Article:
To those readers well versed in Hull seagoing tradition and superstition it may come as a surprise that John’s wife went with him on some trips. More surprisingly as shore leave was rare as tankers loaded and unloaded at jetties. John and his wife did get an extended stay in Cape Town once when a tanker was in dry dock.
After nine years with BP Tankers John joined Seaforth Marine Limited working in another part of the oil industry. He was now working offshore supplying and moving oil rigs. He worked primarily in the North Sea. Immediately upon gaining his Class I Master Mariner’s certificate, he was promoted to Captain (at the age of 29). His wife bought him a briefcase to use on his first trip as ‘Master’.
He enjoyed the challenge and complexity of both sea conditions and the job. He especially liked moving, positioning, and anchoring the large oil rigs. However, it’s out on the North Sea and one gale force 11 storm, 200 miles north of Shetland nudged him to apply for ‘calmer’ waters.
John has a record of all his trips whilst in the Merchant Navy in his Seaman’s Record and Discharge Certificate Books.
Working for ABP Dredgers (later becoming UK Dredging) involved constant ship handling, a 24-hour grasp of piloting, positioning, and telemetry. He worked initially in the Humber, a shipping lane renowned for its shallow waters, fluid seafloor and busy shipping areas.
John thoroughly enjoyed this as it used so many aspects of seamanship, from understanding how ships interact whilst sailing close together to detailed chart work. He actively trained junior Deck Officers in ship handling & dredging techniques. He eventually held 21 Pilotage Exemption Certificates for the numerous ports he dredged around the UK coast. He semi-retired in 2010 and finally finished his career in the Merchant Navy in 2015 2019 when his last Master’s Certificate of Competency expired.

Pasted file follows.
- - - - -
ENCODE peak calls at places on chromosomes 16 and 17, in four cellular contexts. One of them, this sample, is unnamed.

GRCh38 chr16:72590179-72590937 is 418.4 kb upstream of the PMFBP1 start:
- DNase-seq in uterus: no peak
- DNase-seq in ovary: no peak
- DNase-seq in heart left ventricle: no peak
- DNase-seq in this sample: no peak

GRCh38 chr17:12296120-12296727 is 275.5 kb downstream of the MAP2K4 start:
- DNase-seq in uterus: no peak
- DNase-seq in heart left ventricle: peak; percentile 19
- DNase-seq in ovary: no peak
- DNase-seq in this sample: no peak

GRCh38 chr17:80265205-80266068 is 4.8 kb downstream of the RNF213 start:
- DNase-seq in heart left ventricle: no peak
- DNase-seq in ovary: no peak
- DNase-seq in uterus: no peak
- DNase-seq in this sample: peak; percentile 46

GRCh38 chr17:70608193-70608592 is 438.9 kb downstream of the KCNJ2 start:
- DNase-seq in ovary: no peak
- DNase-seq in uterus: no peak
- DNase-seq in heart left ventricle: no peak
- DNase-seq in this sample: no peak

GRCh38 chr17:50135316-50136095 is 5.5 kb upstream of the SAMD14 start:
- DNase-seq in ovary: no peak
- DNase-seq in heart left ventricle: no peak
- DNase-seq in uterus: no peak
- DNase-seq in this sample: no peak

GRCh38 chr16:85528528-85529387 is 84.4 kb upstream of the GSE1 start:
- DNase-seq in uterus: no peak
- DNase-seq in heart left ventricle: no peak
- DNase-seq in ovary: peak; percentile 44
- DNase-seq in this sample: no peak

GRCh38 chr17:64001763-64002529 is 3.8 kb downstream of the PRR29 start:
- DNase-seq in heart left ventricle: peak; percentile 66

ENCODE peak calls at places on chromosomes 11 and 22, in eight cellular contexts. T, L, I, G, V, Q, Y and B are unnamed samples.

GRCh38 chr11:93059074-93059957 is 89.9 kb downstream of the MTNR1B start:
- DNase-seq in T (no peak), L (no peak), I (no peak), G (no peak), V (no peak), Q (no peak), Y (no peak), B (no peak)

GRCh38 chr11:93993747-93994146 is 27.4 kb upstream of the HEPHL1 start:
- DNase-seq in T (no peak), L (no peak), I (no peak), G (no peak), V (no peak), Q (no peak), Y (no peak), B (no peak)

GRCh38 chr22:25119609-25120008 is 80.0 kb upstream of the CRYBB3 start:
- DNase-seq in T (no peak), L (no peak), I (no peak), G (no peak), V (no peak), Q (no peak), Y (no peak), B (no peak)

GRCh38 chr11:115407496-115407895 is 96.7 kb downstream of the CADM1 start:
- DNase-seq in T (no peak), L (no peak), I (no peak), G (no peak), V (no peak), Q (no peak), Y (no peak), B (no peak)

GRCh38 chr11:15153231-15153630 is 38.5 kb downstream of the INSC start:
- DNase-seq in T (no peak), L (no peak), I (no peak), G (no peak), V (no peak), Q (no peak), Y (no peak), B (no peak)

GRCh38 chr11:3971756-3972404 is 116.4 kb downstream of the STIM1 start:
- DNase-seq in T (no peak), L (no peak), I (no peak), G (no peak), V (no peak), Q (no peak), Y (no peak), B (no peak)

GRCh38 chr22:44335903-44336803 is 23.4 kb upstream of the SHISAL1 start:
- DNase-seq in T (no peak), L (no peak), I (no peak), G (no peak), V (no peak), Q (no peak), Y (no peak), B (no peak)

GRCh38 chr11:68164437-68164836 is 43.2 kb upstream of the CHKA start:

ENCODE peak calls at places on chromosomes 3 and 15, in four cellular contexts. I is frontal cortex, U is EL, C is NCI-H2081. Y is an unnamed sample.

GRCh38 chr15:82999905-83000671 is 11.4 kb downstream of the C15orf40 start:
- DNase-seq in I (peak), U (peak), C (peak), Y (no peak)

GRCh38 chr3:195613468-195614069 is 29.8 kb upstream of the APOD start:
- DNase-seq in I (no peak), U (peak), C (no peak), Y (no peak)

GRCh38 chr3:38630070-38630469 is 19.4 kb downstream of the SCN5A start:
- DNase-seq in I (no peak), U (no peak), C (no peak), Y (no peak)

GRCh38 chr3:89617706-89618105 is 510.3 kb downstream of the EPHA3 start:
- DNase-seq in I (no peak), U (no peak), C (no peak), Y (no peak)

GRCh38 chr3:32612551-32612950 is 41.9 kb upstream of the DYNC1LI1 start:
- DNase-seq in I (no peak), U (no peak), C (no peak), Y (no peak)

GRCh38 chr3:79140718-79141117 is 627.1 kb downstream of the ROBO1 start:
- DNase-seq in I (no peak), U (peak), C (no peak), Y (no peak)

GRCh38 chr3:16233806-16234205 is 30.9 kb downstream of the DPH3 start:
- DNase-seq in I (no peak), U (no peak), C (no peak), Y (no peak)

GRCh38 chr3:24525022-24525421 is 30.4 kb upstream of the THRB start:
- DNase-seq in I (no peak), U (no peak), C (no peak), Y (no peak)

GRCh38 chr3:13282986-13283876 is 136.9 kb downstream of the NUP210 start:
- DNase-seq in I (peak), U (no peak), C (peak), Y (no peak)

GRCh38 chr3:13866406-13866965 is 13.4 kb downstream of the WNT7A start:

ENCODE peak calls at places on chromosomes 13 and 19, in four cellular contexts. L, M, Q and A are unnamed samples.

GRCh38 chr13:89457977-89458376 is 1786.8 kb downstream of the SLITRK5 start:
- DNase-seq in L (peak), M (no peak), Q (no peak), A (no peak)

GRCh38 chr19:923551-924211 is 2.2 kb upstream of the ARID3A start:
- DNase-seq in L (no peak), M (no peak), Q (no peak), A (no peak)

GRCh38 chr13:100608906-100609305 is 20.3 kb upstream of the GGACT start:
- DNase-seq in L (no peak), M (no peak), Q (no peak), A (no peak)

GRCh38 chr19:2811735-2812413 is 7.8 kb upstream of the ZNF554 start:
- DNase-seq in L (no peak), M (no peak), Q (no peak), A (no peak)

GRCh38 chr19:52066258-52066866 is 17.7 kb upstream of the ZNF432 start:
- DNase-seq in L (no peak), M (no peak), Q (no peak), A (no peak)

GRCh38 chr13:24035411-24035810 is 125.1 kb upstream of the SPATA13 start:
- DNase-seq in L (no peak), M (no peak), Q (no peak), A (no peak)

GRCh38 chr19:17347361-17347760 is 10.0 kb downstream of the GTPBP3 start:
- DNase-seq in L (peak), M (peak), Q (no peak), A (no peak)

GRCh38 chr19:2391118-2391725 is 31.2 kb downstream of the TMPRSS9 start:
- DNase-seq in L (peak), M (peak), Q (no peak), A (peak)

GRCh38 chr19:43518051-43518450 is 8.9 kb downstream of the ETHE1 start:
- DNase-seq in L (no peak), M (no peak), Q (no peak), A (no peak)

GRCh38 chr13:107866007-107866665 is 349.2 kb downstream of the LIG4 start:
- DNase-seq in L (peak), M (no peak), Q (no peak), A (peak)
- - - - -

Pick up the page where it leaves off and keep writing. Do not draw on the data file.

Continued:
Master Warden of Trinity House
As a seagoing Captain, having more than three years experience, John was eligible to apply to be a Brother of Hull’s Trinity House Guild. This involves passing a very formal oral examination. You must learn 82 highly technical lessons related to sea going and three sailing routes from Hull for this.
John began as one of the Younger Brethren, a title related to the role and not age. In time you may become an Elder Brother and then Master Warden. A post you hold for a year (and can hold again).
The Guild celebrates in actions its long history of traditions and charitable works. Those works include supplying pensions for around 400 ex-mariners and managing 62 rest homes in the city.
The guild is a registered charity with the civic and ceremonial activity kept separate, via its corporate branch. Originally its money was raised by charging (with royal consent) lowage and stowage fees from the vessels entering the river Hull. These days the monies come from an extensive property portfolio managed independently.
One link which is still strong is to the marine school, now the Trinity House Academy. The students from the lower school parade and attend chapel on the first Wednesday in the month during term time.
Captain Tindall’s wish is to help keep and strengthen the unique position of The Guild of Masters, and Pilots, Seamen of the Trinity House of Kingston Upon Hull and support the development of Hull as Yorkshire’s Maritime City as a white badge accredited Maritime Tour guide. Details here.
In addition to all John’s Master Warden responsibilities, he is also one of the tour guides at Trinity House. The tour is fascinating. Inside the building are many gems and there are many stories to be told. You can find details here.